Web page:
5.3 Submissions by Ms S Mentor
In her brief submissions to the Committee, Ms S Mentor (Ms Mentor), a representative of Embrace Dignity, impressed upon the need for Government to address the integration of survivors of prostitution and sex trafficking back into society and to actively assist those who are forced into prostitution and trafficked by offering them holistic support services. She further informed the Committee that there is also an urgent need for systems to be in place for those who wish to exit prostitution.
5.4 Submissions by Ms T Myataza
Ms T Myataza (Ms Myataza), introduced herself as a counsellor and a representative of Masimanyane Women’s Support Centre (Masimanyane), a non-profit international women’s organisations based in East London, with a specific focus on gender-based violence and on the provision of services to survivors of coerced prostitution and trafficking. She further informed the Committee that in the course of her work with the organisation, she repeatedly encounters women who have been sexually trafficked to the Eastern Cape from other provinces or countries and women who have been sexually trafficked from the Eastern Cape to other provinces or countries.
Ms Myataza also emphasised that prostitution violated the constitutional rights of the women and girls involved in it. In this regard, she informed the Committee that prostitution has a negative impact on women because it is not only harmful to their bodies but is also harmful to their minds and overall wellbeing. Ms Myataza further informed the Committee that prostitution also has a negative impact on the health of the women because, at times, it exposes the women engaged in it to great levels of physical and sexual violence. Further according to Ms Myataza, prostitution also violates the rights to liberty and security of the women and girls involved in it because many of them have either been trafficked or forced into a life of prostitution in order to meet the demand for sex.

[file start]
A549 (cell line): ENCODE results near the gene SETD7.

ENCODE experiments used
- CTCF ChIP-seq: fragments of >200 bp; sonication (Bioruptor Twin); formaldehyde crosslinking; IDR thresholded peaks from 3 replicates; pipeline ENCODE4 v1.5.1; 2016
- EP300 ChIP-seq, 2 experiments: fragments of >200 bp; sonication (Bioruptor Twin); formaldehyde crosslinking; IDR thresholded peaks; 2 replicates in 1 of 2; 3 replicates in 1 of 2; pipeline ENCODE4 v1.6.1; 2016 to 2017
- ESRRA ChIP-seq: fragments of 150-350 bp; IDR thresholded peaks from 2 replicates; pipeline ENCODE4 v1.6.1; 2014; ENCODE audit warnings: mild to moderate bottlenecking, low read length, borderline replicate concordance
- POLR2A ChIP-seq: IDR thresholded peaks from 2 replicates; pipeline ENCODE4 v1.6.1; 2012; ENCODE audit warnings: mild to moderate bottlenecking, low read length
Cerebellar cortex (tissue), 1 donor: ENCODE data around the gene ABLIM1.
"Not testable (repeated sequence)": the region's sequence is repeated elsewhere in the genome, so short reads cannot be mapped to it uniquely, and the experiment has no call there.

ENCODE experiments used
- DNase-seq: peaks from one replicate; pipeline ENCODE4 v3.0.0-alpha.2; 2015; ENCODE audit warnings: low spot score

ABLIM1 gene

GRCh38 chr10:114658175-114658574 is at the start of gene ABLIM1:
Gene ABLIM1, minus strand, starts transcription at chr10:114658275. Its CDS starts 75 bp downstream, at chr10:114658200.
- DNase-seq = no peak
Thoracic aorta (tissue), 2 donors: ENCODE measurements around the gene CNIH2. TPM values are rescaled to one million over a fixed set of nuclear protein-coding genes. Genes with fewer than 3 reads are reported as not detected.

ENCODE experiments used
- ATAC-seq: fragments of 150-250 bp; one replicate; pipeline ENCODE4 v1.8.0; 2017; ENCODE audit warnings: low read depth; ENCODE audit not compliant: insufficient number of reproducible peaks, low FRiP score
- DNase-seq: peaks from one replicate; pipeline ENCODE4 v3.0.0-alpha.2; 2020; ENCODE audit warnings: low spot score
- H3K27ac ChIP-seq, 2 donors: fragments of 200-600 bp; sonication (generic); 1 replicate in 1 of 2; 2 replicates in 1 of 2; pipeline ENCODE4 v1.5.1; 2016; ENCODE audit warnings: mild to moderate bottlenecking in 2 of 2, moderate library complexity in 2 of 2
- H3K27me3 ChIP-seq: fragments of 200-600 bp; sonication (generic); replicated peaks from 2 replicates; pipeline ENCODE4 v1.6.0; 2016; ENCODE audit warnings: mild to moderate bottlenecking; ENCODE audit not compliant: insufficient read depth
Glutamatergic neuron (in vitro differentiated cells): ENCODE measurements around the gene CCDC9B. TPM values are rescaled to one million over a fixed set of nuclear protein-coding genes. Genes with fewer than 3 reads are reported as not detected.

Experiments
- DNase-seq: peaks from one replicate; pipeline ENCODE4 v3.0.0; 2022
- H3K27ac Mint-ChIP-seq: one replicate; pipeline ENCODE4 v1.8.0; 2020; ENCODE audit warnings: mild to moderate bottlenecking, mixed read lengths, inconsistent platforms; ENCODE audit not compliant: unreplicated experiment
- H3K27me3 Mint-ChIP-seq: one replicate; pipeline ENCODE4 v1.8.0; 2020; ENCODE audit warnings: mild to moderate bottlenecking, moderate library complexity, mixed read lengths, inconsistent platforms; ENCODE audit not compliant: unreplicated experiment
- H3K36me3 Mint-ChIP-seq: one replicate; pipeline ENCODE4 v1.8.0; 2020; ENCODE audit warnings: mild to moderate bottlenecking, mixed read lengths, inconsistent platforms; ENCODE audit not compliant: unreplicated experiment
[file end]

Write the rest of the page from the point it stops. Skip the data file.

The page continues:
Ms Myataza further explained that prostitution impacts negatively not just on the women and girls engaged in it, but also on all women as a group because it persistently affirms and reinforces patriarchal definitions of women as having the primary function of serving men sexually. And it is for this reason that Masimanyane views prostitution as one of the cornerstones of patriarchal control and the sexual subjugation of women.
In concluding her submissions, Ms Myataza, informed the Committee that even though Masimanyane recognises the fact that prostitution is a highly contested issue, the present law is doing very little to alleviate the challenges experienced by women and girls engaged in prostitution. And Masimanyane, takes the view that just as the world could imagine a world without slavery and a world without apartheid and made the existence of such a world a reality, it has a duty to not only imagine but also work towards a world without prostitution.
6. SUBMISSIONS BY THE COMMISSION FOR GENDER EQUALITY